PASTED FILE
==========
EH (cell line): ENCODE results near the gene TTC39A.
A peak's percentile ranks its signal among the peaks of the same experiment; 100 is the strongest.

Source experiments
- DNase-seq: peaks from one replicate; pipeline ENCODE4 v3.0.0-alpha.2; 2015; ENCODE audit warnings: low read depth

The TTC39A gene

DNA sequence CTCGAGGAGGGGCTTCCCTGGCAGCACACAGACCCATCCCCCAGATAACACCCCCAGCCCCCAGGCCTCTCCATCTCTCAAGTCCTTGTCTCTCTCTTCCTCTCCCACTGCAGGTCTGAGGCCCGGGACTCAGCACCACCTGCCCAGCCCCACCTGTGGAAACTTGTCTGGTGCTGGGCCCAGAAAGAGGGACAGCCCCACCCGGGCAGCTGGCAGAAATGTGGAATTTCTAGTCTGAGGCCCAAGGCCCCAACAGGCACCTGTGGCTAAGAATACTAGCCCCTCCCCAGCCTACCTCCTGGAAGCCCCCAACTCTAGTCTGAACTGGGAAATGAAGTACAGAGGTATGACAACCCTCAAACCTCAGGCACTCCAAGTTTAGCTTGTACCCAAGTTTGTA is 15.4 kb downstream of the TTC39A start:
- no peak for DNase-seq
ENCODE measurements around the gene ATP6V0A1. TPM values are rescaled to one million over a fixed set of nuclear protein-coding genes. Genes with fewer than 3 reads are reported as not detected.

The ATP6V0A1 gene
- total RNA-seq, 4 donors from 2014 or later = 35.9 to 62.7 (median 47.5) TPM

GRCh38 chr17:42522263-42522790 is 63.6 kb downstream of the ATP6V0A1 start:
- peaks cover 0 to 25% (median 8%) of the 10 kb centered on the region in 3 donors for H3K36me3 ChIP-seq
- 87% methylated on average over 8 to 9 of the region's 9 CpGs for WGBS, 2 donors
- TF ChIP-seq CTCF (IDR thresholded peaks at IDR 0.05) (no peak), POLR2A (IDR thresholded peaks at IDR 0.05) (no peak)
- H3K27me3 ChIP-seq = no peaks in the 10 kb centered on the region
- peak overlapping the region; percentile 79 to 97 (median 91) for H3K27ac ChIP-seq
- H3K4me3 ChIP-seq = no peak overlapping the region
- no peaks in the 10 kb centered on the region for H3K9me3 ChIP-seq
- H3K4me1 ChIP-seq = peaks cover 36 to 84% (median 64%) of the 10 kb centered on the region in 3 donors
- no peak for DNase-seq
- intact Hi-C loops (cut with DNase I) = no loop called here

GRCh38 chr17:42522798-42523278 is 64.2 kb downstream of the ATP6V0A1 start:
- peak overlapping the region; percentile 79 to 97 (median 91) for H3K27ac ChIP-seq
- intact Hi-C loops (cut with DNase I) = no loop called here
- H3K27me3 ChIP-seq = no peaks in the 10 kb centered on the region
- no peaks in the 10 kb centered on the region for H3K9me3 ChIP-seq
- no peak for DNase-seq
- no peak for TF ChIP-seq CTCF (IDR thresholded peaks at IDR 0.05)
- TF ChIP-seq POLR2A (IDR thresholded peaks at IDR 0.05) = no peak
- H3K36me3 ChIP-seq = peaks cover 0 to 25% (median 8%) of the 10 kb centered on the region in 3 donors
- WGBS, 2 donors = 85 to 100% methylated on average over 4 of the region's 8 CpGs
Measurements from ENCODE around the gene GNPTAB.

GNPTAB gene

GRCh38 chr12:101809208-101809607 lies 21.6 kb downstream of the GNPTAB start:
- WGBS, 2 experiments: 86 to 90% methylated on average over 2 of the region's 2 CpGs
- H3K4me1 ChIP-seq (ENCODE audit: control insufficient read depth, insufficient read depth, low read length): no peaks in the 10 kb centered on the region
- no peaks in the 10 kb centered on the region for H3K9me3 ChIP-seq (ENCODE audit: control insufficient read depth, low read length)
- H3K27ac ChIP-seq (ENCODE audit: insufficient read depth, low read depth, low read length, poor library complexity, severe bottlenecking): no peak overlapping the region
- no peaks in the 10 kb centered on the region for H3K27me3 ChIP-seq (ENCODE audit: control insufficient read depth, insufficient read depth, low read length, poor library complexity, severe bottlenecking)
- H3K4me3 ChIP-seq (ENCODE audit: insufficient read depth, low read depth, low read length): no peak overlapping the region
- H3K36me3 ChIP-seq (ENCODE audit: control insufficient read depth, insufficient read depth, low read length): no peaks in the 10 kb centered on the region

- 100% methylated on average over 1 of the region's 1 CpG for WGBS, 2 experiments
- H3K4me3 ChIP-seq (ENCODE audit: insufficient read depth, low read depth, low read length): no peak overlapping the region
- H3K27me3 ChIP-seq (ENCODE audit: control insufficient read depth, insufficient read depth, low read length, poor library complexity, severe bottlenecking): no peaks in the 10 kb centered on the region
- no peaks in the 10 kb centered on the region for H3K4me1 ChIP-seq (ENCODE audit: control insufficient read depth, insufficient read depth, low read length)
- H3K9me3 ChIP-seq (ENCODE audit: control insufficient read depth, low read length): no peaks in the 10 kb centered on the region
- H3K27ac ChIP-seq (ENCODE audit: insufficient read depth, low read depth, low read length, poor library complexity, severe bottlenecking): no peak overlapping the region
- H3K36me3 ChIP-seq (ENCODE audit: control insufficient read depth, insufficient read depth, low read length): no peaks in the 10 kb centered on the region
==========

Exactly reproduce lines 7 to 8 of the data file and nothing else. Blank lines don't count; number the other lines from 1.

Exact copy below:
- no peak for DNase-seq
ENCODE measurements around the gene ATP6V0A1. TPM values are rescaled to one million over a fixed set of nuclear protein-coding genes. Genes with fewer than 3 reads are reported as not detected.